Posts Tagged ‘Philip K. Dick’

Contemplating the silver-screen impact of various science fiction masters, part 2

September 17, 2016

By Matthew E. Milliken
Sept. 17, 2016

Yesterday, I took a quick survey of the number of feature films based on the work of several different science fiction grand masters, taking into account some of their TV adaptations as well. Now, I conclude that all of the stuff I wrote about adds up to…

Well, not very much, I guess.

The truth is that numerous factors make it difficult to adapt many of these novels and stories properly. For one thing, to be blunt, some of the science fiction grand masters’ writing just isn’t very good. Asimov and Arthur C. Clarke, to single out two, were not exactly known for their lively characterizations.

Moreover, much of the grand masters’ work offers little in the way of cultural and sexual diversity. This is especially true of the oldest stories by the oldest writers. (A notable exception is Ursula K. Le Guin’s many explorations into radically different future societies.)

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Contemplating the silver-screen impact of various science fiction masters, part 1

September 16, 2016

By Matthew E. Milliken
Sept. 16, 2016

In 1975, the Science Fiction and Fantasy Writers of America presented its first ever Grand Master Award to the prolific Robert Heinlein, who ultimately authored 32 novels and 16 anthologies. The writer, who died in 1988, is probably best known for his novels Stranger in a Strange LandThe Moon Is a Harsh Mistress and Starship TroopersLocus, a trade magazine for the science fiction, fantasy and horror publishing industry, named Heinlein its all-time best author in 1977, 1987, 1988, 1998 and 1999.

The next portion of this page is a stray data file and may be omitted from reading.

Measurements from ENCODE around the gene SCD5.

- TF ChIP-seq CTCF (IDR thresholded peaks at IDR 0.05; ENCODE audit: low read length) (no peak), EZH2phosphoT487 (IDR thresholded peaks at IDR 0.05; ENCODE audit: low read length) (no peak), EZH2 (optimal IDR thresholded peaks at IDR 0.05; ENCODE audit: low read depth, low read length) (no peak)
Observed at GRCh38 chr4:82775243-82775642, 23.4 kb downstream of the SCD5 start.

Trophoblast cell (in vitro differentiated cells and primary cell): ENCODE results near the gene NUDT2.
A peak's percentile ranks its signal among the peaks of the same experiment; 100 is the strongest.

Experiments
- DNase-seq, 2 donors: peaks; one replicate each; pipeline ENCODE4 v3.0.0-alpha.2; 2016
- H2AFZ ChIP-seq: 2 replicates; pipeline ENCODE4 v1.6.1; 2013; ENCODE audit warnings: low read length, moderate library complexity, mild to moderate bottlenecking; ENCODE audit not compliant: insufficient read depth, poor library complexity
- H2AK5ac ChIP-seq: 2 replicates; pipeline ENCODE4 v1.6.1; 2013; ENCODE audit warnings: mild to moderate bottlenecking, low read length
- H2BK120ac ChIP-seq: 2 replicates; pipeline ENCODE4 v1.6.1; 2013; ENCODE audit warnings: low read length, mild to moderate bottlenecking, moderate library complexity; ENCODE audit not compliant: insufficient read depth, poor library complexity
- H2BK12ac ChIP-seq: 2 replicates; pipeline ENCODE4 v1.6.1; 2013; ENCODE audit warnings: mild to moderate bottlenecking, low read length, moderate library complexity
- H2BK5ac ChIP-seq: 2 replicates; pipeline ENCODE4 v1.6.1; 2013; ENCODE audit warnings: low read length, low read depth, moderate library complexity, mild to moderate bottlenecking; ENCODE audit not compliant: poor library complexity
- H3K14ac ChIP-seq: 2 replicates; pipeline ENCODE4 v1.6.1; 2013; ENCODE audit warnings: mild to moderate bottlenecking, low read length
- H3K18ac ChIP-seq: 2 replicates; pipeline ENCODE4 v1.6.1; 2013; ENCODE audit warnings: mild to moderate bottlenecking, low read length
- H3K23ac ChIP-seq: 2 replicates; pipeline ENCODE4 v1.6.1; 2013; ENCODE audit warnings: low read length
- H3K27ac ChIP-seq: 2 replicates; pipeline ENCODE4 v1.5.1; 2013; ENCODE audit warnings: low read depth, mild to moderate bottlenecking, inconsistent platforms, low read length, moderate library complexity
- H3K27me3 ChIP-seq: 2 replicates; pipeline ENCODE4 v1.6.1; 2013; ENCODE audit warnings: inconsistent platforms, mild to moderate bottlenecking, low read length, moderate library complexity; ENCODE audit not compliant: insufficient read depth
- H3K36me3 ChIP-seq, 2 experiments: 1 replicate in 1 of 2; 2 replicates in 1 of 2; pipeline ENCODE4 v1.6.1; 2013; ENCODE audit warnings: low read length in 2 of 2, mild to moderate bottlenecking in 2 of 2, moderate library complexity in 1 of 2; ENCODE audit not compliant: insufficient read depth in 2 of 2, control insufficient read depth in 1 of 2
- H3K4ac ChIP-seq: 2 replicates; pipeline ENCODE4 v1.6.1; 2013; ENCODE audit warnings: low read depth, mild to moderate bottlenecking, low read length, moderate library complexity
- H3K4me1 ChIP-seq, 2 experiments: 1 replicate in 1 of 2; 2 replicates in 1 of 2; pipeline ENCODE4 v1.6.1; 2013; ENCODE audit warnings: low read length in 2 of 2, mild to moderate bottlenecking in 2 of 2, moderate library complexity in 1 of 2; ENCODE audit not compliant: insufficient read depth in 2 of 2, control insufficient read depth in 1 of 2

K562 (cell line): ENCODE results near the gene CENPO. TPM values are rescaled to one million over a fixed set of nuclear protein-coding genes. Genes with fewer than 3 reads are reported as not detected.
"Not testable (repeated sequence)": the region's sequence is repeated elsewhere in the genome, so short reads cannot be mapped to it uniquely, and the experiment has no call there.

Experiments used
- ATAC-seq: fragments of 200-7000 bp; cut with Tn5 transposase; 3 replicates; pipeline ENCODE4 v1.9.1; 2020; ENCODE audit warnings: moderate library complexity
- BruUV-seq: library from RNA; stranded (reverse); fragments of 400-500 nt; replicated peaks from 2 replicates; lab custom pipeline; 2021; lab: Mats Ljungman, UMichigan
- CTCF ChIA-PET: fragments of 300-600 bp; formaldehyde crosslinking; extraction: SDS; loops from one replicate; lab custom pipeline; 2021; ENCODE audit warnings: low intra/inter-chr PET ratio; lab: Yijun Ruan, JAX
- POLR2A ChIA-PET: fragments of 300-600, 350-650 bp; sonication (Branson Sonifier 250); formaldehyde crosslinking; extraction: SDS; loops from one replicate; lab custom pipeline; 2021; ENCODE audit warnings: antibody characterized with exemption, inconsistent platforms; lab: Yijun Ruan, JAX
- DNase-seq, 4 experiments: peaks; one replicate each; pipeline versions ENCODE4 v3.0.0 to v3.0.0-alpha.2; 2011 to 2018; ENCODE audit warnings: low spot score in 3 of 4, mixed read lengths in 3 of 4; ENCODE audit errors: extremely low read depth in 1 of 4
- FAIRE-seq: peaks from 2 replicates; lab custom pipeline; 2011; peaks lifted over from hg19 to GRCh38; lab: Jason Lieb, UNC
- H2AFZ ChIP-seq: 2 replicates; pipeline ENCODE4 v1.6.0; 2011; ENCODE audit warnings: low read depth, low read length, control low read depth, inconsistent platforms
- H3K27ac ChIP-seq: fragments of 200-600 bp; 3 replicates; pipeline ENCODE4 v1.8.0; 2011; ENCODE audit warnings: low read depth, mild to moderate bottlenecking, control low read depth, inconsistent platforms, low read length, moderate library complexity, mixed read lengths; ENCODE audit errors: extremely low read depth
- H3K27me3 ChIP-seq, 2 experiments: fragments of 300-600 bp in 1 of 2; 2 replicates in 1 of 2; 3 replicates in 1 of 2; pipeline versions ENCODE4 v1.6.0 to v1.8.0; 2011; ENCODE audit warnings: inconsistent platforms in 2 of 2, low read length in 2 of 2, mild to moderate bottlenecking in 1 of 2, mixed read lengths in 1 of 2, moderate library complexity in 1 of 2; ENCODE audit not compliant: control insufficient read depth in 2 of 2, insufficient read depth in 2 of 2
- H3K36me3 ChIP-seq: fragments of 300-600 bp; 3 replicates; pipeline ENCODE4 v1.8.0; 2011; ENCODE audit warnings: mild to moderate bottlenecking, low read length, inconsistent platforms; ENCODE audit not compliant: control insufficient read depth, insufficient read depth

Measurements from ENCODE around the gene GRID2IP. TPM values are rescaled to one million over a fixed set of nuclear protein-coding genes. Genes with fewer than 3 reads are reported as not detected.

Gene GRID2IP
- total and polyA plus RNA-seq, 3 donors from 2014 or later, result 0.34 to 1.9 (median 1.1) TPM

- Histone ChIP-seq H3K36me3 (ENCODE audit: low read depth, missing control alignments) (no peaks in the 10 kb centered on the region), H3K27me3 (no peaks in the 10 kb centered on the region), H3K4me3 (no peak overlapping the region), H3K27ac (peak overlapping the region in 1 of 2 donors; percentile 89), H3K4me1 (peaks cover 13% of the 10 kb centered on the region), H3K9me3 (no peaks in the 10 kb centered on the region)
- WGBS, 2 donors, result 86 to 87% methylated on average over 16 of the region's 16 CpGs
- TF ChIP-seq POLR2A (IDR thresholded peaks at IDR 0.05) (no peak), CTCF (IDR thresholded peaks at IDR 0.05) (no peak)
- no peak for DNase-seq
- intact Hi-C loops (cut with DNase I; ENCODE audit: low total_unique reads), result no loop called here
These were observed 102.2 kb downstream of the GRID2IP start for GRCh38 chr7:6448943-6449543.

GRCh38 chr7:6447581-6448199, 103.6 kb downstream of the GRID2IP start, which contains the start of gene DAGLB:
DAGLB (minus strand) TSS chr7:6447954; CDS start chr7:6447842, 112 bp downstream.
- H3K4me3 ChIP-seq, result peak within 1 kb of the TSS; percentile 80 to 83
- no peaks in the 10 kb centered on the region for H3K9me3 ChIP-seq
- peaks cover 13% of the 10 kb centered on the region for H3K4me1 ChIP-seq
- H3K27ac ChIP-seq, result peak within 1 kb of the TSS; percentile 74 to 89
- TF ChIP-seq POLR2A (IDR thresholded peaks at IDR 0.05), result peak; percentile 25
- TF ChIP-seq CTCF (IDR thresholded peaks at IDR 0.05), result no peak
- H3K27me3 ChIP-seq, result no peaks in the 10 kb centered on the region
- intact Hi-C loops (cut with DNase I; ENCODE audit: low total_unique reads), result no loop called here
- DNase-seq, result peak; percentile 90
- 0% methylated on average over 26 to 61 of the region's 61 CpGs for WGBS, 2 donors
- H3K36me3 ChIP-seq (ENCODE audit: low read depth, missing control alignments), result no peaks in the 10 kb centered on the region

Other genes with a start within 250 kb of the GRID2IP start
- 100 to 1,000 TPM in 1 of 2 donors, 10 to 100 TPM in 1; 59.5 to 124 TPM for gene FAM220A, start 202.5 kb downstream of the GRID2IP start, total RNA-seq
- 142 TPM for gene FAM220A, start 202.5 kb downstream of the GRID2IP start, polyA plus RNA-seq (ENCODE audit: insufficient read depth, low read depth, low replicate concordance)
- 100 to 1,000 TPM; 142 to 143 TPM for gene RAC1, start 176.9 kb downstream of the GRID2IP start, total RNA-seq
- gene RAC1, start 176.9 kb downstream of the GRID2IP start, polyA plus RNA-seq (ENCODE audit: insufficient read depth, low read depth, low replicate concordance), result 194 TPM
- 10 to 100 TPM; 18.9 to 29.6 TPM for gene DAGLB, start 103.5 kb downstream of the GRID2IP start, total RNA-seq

Stranger in a Strange Land, which was published in 1961, was a precursor to the sexual revolution and helped define the free-love hippie aesthetic; it also introduced the word grok (to understand profoundly and intuitively) into the language. Just two years ago, Heinlein was the subject of a 624-page authorized biography.

Heinlein was one of the indisputable legends of 20th-century science fiction, but he’s had surprisingly little influence on the world of movies. In the 35 years preceding his death, only a single Hollywood production was openly based on his work — 1953’s Project Moon Base. (That said, The Brain Eaters, released in 1958, was an uncredited adaptation of Heinlein’s novel The Puppet Masters; the author sued the producers and settled out of court, according to the invaluable Internet Movie Database.)

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2001: A science fiction odyssey — Volume 19 of Gardner Dozois’s excellent ‘Year’s Best Science Fiction’ lives up to the series standard

May 17, 2014

By Matthew E. Milliken
May 17, 2014

If you love science fiction but have never read The Year’s Best Science Fiction, then I urge you to remedy that immediately. Launched in 1984 and now in its 30th annual volume, the series is curated by legendary editor Gardner Dozois. Each edition contains roughly two dozen stories; some are just a few pages long, with others stretching to novella-length. A mix of writers prominent and otherwise is represented each year.

A few weeks ago, I came across two volumes from the series at a used bookstore. The pair included the 19th annual collection, which was published in 2002 and anthologizes top stories from 2001.

The book opens with “New Light on the Drake Equation,” Ian R. MacLeod’s chronicle of the life of a lonely, dissolute SETI hunter. (That acronym stands for search for extraterrestrial intelligence, natch.) Protagonist Tom Kelly is listening for signals from intelligent alien civilizations on a mountaintop in France a few decades hence. The astronomer has all but shut himself away from his earthly surroundings, which are quite fantastic in their own right: Those who are rich enough can genetically re-engineer their bodies to be capable of flight and their minds to be fluent in other languages.

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‘The Man in the High Castle’ is an alternative history that goes over my head

April 2, 2014

By Matthew E. Milliken
April 2, 2014